25 years after Stallman first set the GNU project in motion, what have these ideals achieved, and what can we do to ensure the future of free software? Linux Format spoke to him to find out.
While Linus Torvalds gets most of the plaudits nowadays for the Linux kernel, it was Stallman who originally posted plans for a new, and free, operating system. Free had nothing to do with the cost of the operating system, but with the implicit rights of those who were using the software to do with it exactly as they pleased. "I launched the development of the GNU operating system back in 1983 specifically to make it possible to use a computer without ceding these freedoms and accepting the dominion of the software's developers," he told us.
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Those freedoms mean being able to share, edit, copy and add to software without explicit permission from the original author. The oft-repeated mantra of those four essential freedoms, courtesy of Richard Stallman, is as follows:
1. To run the program as you wish.
2. To study the source code, and change it so the program does what you wish.
3. To redistribute exact copies when you wish.
4. To distribute copies of your modified versions, when you wish.
As a programmer, Stallman was in a fortunate position. He was able to put code behind his idea by making the first offering to the GNU operating system himself.
He created GNU Emacs, the GNU Debugger (GDB) and the GNU Compiler Collection (GCC), and to protect his work from commercial exploitation, he penned the first version of the GNU General Public Licence in 1989. This covered the usage rights of the software he'd created under the umbrella of the GNU project, and the GPL has gone on to become the most popular free software licence in use by developers today – at least if the licences used by the top 100 projects on SourceForge are anything to go by. But developer popularity is only one side of the coin.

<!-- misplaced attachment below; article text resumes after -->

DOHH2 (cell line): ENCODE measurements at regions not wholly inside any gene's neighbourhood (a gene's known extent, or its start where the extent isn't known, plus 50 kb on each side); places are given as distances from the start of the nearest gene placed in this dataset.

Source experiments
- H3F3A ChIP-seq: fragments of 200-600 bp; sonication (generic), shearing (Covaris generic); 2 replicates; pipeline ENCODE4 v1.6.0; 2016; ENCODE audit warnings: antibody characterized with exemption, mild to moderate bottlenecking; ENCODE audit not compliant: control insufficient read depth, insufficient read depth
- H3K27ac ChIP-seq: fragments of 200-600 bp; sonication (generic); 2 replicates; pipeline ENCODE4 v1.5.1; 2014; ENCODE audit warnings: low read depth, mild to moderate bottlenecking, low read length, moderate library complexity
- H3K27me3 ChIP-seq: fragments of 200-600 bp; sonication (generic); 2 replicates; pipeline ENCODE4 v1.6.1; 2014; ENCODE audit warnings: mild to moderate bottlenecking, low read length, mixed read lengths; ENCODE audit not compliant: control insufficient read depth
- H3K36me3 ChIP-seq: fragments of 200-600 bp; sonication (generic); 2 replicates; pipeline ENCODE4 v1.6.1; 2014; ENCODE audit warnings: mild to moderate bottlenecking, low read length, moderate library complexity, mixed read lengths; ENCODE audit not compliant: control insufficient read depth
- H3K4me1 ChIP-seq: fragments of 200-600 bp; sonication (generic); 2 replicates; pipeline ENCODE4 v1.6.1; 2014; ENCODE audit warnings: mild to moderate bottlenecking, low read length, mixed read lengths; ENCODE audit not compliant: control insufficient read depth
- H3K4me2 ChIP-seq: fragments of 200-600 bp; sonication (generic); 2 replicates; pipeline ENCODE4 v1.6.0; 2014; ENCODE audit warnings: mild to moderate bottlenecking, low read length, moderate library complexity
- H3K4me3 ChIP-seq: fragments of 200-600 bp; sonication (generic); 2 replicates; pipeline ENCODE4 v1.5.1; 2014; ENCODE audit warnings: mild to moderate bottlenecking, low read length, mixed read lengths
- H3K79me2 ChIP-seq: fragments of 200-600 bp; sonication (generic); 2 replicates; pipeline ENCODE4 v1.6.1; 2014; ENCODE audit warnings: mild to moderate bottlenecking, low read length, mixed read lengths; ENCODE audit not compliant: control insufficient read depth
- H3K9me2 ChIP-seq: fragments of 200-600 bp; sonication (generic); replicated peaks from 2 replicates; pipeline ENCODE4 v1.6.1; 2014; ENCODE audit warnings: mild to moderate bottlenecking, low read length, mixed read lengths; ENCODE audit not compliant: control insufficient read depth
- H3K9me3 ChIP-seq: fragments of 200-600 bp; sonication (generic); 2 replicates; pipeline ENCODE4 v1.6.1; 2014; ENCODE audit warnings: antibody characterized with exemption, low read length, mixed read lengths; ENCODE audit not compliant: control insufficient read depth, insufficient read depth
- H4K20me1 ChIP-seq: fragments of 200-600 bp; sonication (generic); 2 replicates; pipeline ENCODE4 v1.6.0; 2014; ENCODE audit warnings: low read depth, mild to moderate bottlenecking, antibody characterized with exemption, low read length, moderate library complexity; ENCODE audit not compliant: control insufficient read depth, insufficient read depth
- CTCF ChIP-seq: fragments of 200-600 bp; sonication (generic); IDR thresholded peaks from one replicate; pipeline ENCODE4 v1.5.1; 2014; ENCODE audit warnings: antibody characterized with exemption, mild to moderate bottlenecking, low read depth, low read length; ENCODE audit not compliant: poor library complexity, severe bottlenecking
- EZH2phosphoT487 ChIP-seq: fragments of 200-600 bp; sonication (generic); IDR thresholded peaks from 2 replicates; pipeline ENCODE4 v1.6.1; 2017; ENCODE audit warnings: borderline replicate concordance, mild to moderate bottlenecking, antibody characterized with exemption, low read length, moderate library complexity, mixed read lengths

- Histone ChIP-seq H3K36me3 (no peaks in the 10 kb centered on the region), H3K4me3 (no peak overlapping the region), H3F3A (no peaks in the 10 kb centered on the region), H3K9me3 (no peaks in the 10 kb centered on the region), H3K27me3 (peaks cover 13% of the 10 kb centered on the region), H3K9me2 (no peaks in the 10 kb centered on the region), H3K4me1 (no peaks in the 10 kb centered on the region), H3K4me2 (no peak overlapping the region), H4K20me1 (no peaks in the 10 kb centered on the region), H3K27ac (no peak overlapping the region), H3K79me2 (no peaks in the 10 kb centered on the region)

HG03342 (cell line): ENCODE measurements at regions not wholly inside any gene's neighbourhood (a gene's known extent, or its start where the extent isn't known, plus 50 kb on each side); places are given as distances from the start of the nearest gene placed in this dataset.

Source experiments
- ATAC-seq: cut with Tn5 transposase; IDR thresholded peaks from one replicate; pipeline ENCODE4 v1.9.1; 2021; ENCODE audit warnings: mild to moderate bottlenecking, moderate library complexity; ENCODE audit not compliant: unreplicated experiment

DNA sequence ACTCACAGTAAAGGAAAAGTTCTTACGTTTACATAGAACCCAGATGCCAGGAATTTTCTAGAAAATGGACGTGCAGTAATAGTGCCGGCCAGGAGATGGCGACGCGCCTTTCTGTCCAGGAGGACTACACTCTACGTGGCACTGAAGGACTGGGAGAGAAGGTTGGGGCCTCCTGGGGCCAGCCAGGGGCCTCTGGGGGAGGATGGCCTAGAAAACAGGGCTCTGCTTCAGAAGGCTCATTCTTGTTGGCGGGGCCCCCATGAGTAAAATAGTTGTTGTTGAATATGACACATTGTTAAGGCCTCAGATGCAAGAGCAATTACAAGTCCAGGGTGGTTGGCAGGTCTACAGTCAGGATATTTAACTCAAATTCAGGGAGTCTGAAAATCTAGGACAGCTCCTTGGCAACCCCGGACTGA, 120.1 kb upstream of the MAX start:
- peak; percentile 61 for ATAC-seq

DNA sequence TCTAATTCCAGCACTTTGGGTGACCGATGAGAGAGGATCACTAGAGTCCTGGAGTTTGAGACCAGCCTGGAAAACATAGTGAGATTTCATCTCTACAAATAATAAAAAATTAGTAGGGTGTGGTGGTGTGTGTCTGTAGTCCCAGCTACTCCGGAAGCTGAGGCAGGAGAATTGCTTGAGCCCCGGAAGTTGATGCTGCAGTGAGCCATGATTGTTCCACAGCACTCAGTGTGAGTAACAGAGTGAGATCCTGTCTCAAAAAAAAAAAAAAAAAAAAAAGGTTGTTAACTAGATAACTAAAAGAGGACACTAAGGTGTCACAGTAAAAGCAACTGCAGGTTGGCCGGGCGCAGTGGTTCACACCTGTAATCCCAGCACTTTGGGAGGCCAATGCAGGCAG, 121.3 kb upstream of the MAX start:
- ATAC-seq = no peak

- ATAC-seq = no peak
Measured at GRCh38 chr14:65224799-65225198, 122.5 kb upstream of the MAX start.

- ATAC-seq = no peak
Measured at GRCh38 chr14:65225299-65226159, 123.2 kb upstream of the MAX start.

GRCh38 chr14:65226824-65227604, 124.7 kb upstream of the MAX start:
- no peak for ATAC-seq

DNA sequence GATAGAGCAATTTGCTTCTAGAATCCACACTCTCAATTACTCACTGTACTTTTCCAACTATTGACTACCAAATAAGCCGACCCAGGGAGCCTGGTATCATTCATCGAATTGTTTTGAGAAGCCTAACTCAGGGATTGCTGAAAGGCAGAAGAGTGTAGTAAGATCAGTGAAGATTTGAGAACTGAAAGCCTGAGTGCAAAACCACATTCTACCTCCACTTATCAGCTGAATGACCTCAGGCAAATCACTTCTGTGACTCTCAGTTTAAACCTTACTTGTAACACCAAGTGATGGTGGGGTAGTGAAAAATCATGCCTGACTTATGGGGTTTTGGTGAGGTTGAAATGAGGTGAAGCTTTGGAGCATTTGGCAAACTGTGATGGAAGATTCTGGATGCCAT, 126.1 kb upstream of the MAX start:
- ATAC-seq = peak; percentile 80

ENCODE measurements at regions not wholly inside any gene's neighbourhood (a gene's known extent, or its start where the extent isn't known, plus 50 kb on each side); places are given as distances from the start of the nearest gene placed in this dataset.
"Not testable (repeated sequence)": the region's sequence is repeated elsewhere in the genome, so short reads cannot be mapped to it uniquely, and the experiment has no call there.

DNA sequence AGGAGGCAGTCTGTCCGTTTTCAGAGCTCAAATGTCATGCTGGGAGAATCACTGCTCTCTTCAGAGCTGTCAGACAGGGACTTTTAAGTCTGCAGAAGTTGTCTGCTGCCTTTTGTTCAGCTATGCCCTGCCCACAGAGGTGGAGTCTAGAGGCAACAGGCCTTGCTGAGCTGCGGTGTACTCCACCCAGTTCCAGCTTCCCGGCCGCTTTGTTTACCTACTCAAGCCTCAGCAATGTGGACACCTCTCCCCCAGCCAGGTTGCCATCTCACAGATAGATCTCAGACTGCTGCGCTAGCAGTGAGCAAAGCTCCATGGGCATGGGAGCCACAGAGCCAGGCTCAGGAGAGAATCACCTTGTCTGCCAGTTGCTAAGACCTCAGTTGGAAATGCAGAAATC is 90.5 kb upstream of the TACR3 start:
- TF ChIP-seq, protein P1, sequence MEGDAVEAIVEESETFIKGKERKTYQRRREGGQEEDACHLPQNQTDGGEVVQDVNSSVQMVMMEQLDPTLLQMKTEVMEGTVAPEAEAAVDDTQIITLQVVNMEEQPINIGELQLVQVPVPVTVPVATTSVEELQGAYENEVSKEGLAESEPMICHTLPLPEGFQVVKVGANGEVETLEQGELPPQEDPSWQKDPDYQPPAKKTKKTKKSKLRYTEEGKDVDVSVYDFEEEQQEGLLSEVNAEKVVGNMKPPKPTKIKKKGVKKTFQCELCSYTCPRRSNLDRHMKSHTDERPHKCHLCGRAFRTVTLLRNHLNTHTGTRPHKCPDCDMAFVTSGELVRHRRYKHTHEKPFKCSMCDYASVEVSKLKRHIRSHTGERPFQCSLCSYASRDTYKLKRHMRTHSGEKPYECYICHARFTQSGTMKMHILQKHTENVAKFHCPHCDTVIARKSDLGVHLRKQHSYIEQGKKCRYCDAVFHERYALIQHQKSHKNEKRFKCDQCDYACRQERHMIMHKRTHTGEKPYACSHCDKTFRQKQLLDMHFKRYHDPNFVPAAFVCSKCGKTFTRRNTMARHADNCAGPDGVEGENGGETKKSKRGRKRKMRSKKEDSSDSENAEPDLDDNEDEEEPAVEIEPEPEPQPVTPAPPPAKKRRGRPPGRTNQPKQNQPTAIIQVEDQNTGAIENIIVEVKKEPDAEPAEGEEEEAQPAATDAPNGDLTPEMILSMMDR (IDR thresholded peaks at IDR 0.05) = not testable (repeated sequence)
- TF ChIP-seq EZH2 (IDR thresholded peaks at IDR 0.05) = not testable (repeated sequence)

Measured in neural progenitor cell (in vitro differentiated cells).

Running free software as a user doesn't have the same requirement for freedom, as most users aren't technical enough to care about access to the source code. They're far more likely to care about the cost and functionality of free software. But do any of those users know or even care about the philosophy of free software that drives the development of those applications, and is the issue important?
Michael Meeks, Novell engineer and OpenOffice.org developer, thinks there's never been a problem. "Free software has had to run on proprietary platforms from the beginning. That's a given." he told us. "Hence the 'system exception' in the GPL. You can even link GPL software to proprietary software of its part of the underlying OS (eg Win32)."
But those terms in the GPL licence were agreed before the free software community had a truly viable alternative operating system. "Whether that is a good thing now that we have fully free systems like GNU/Linux or even GNU/OpenSolaris is an interesting question," explains Michael. "I personally think so – but I'd like to hope that people in our community would show leadership and set a good example by using fully free systems."
One of the most problematic uses for the GPL over the last few years was with Tivo, a subscription-only television recorder built around Linux. The problem was that despite being built on Linux, Tivo included hardware technology that blocked people from making their own modifications to the system, a process that has since become known as Tivoisation.
Tivoisation goes directly against the original intent of free software, even if it doesn't go against the word of the GPL. In 2006, this issue split the free software community into two groups: those who believed that Tivo could, and should, do anything it liked as long as it followed the GPL, and those that believed Tivo was exploiting a loophole in the original licence. Linus Torvalds felt there was nothing wrong with what the Tivo was doing, and kernel developer Greg Kroah-Hartman agrees.